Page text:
A variety of methods have been proposed for determining the trade-off weights needed in equation (1) (Von Winterfeldt and Edwards 1986). However, such methods are typically designed to describe the preferences of an individual, and problems arise when attempting to aggregate these into social preferences. This difficulty is because individual preferences are entirely subjective and cannot be compared interpersonally (Robbins 1938). The idea behind deliberative valuation, therefore, is to aggregate preferences of individuals through a discursive process rather than through mathematical aggregation (Wilson and Howarth 2002, Howarth and Wilson 2006, Proctor and Drechsler 2006, Kenter et al. 2011). Small groups of citizens are brought together to discuss the relative importance of a particular set of ecosystem services. In the process, participants have the opportunity to think deeply about their own preferences and engage with others about alternative perspectives of knowledge, beliefs, and values (Kenter et al. 2016b). This forum also provides an opportunity to obtain additional information as needed from subject-matter experts on the economic or environmental systems being considered. The goal is for the group to reach an informed, collective judgement based on shared social values rather than simply their individual preferences (Wilson and Howarth 2002).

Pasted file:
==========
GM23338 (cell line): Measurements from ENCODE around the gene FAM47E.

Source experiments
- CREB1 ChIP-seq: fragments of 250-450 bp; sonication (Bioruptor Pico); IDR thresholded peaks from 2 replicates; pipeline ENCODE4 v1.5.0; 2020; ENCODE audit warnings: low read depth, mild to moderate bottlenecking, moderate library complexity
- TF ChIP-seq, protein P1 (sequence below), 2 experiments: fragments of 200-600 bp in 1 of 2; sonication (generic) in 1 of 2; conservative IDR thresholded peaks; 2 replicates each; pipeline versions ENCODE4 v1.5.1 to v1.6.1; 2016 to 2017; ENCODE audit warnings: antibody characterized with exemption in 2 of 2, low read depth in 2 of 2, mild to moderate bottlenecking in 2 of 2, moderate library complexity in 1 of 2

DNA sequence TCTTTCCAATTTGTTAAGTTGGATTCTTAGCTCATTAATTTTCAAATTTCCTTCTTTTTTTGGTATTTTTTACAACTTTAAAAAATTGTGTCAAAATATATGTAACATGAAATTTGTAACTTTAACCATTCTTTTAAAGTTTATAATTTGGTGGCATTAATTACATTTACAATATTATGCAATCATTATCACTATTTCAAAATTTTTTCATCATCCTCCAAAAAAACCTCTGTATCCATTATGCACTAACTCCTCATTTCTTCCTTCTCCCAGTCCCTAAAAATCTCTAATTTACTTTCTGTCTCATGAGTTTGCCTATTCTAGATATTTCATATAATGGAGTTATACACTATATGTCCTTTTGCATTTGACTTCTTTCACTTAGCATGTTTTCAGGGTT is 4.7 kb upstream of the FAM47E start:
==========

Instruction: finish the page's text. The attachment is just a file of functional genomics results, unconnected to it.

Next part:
Kenter et al. (2016b) recognize many factors that may influence the outcome of deliberative valuation, including process design and facilitation, group composition, and extent of exposure to new information. They use this recognition to develop a six-step template for designing a deliberative valuation process. The six steps include: (1) establishment of the institutional context, including possible actions; (2) deliberation on transcendental values; (3) expression of contextual beliefs, broader policy impacts, and systemic relations; (4) consideration of the implications of possible actions on transcendental values; (5) discussion of norms and contextual values; and (6) establishment of value indicators (Kenter et al. 2016b). While our study design preceded the publication of Kenter et al.’s (2016b) template, we followed a similar process, as described below. Details on participant recruitment, the deliberative valuation exercise, and full results are reported by Mavrommati et al. (2016). Here, we describe only the components of the study relevant to determination of the trade-off weights in our multiattribute value function.